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Fri 09 July 2021:

Oxfam, a poverty eradication organization, says 11 people die from hunger every minute, and the number of people around the world facing famine-like situations has increased six-fold from last year. In a report titled “The Starvation Virus Proliferates,” Oxfam said Thursday that famine killed more than Covid-19, which kills about seven people per minute.

“As many as 11 people are likely dying of hunger and malnutrition each minute. This is more than the current global death rate of COVID-19, which is around seven people per minute,” the nonprofit group said in a press release.


According to the report, titled the hunger virus multiples, conflict remains “the primary cause of hunger since the pandemic, pushing over half a million people into famine-like conditions — a six-fold increase since 2020.”

War and conflict remain the primary cause of hunger, representing two-thirds of hunger-related deaths globally. However, the onset of the coronavirus pandemic and economic shocks as a result of Covid-19, as well as the worsening climate crisis, have pushed tens of millions into hunger, the report noted.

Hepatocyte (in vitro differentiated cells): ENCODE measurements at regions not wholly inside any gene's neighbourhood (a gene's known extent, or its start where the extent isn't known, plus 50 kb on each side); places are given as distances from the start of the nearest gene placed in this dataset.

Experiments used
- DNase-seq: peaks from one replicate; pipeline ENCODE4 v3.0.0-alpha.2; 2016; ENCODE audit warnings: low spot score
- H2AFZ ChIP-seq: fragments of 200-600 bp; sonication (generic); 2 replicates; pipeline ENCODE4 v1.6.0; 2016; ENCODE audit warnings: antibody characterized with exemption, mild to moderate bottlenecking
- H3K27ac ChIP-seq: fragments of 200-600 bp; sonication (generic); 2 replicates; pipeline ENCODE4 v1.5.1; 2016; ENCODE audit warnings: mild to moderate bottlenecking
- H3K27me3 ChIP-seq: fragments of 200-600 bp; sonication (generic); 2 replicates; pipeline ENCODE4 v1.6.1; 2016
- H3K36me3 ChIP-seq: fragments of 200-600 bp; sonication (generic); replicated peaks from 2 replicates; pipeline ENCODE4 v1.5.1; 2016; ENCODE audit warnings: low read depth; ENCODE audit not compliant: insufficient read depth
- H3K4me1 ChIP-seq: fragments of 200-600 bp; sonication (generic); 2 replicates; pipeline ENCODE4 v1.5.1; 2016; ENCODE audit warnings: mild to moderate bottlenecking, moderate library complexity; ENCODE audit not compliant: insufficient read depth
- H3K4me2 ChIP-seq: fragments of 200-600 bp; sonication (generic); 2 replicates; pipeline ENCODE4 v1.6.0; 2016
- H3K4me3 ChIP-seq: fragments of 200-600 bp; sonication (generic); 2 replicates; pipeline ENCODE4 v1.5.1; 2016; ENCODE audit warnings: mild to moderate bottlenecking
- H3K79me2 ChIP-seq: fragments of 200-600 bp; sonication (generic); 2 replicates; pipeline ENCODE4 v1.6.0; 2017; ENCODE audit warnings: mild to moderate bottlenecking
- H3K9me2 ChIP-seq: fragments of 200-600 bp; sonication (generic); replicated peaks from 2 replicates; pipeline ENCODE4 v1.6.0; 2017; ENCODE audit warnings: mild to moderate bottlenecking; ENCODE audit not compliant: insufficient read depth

Global food prices have also spiked by 40%, the highest increase in more than 10 years, the report said.

“Overall, 155 million people around the world are now living in crisis levels of food insecurity or worse — that is 20 million more than last year,” the report added.

“Around two out of every three of these people are going hungry primarily because their country is in war and conflict,” it said.

The report added that the climate crisis and coronavirus pandemic have a “massive impact” on economies which pushed “tens of millions more people into hunger.”

“Mass unemployment and severely disrupted food production have led to a 40 percent surge in global food prices — the highest rise in over a decade,” it noted.

Citing Oxfam’s Executive Director, Gabriela Bucher, the statement added: “Today, unrelenting conflict on top of the COVID-19 economic fallout, and a worsening climate crisis, has pushed more than 520,000 people to the brink of starvation.”

“Instead of battling the pandemic, warring parties fought each other, too often landing the last blow to millions already battered by weather disasters and economic shocks,” Bucher said.

“Despite the pandemic, global military spending rose by $51 billion — enough to cover six and a half times what the UN says it needs to stop people going hungry,” she added.





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